Saturday, January 15, 2011
See that? That's a 42W warm CFL and a 65W daylight CFL (6500 Kelvin, full spectrum, CRI 80), behind a piece of white tissue paper I'm using to soften the light. A 65W CFL is about equivalent to a 300W incandescent bulb, so it's bright.
The 65W bulb isn't bright enough on its own, and tends to cool things down just a little too much; it's just a little bit flat. Pairing up both lights seems to give me a better range of color.
These were taken in the afternoon with bright, indirect sunlight and the two bulbs well warmed up. What I think is interesting is how the different color temperature is readily apparent in some of the pictures. The left side of the picture will be warmer and redder than the right.
top row: automatic white balance; daylight; cloudy; tungsten
bottom row: fluorescent; flourescentH; underwater; and evaluative.
And the previous set for comparison.
This time the automatic white balance shot and the fluorescent shot were almost identical, but the fluorescent was just a tiny bit brighter/warmer.
AWB vs fluorescent
I decided that somewhere in between would actually be ideal, so I tweaked the colors in the AWB shot for this, which I feel is the most accurate.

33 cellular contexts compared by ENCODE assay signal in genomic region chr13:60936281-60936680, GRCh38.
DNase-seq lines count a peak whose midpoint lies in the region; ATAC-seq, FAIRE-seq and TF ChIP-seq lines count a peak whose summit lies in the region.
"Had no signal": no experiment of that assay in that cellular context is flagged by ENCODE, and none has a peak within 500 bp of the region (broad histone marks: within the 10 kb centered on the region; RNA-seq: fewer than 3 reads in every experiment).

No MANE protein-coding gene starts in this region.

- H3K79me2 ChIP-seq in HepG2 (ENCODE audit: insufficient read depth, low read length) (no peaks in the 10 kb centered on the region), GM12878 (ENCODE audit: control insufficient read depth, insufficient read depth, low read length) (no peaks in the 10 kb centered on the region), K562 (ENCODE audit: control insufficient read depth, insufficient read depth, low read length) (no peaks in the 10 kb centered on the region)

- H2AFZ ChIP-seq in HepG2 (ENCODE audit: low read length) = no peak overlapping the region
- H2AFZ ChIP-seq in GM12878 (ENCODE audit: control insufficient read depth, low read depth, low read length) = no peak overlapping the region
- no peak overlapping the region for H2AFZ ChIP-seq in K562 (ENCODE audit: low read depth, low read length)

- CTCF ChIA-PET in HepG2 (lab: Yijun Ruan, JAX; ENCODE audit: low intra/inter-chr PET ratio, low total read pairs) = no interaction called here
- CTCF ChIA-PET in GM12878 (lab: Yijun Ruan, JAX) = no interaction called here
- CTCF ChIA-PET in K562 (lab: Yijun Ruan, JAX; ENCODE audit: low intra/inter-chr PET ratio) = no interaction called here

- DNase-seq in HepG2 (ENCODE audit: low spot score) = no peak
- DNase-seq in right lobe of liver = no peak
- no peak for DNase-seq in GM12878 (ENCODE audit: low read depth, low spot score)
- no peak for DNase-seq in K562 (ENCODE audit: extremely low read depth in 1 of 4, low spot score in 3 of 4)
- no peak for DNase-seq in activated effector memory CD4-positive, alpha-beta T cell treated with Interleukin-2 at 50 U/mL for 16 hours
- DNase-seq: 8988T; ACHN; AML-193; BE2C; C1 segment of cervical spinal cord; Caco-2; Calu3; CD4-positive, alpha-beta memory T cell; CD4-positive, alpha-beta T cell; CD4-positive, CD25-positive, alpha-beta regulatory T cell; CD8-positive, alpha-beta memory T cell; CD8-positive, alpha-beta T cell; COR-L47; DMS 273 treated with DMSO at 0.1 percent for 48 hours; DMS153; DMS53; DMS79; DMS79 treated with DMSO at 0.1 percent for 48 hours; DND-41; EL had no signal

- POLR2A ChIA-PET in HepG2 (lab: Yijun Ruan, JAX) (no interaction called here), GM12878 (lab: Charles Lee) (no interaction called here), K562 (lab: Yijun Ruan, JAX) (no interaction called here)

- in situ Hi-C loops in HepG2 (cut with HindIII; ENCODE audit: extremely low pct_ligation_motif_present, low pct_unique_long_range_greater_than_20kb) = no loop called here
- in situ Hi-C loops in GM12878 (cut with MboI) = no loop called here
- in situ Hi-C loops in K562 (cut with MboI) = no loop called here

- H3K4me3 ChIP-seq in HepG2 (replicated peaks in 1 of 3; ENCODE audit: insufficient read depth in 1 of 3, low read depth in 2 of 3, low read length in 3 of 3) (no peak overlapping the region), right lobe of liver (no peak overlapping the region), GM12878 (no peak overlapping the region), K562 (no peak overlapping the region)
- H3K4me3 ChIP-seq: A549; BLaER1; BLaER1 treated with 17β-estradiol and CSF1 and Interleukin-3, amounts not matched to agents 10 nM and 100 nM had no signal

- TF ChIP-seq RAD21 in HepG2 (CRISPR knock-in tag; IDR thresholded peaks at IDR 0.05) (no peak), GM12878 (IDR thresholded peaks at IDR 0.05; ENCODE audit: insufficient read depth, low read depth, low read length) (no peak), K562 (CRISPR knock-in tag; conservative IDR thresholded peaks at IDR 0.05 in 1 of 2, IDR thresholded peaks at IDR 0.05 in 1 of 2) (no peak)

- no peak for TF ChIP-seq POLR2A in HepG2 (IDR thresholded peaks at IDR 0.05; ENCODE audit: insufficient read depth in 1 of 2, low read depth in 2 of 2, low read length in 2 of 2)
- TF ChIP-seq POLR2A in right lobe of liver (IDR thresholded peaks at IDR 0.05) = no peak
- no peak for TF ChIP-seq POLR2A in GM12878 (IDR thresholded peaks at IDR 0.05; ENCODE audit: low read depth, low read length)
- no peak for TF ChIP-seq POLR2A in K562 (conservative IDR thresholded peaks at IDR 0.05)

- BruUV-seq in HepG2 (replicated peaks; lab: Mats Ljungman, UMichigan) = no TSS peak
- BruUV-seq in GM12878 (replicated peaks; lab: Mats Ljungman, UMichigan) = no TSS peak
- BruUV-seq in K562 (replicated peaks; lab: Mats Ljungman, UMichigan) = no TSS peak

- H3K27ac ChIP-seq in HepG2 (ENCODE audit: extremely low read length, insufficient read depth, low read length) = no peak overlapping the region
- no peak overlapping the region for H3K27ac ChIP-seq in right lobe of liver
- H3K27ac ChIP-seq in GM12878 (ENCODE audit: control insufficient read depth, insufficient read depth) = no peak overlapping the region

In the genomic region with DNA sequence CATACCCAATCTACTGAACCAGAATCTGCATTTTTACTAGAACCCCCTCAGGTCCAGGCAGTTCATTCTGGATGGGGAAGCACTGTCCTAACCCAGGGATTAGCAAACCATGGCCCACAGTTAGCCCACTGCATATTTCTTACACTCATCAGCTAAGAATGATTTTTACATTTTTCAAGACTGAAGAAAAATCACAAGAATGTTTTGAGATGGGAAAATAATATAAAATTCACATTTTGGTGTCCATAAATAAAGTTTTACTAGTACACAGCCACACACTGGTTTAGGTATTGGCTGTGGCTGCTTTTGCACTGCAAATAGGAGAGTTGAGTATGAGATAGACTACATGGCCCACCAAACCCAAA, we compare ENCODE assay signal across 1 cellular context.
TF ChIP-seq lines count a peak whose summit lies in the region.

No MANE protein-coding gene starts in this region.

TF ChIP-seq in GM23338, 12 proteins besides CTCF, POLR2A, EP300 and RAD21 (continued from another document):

Yes, I know it's a minuscule difference; this is what I spend my days obsessing over. I already don't know what other people's monitors are like; I can at least make sure my pictures start out as accurate and true to life as possible.
The real acid test, however, was the Moro colorway. It's a bear to photograph because it's always either too warm or too cool and some part of it gets washed out. So this pretty accurate picture that I only tweaked for brightness and not for color? I count this as success. Stay tuned as this means I can start filling up my shop again. I still need good natural light as these bulbs are just a supplement, and not everything has a full sun picture (or will get one with a foot of snow on the ground), but I'll figure it out.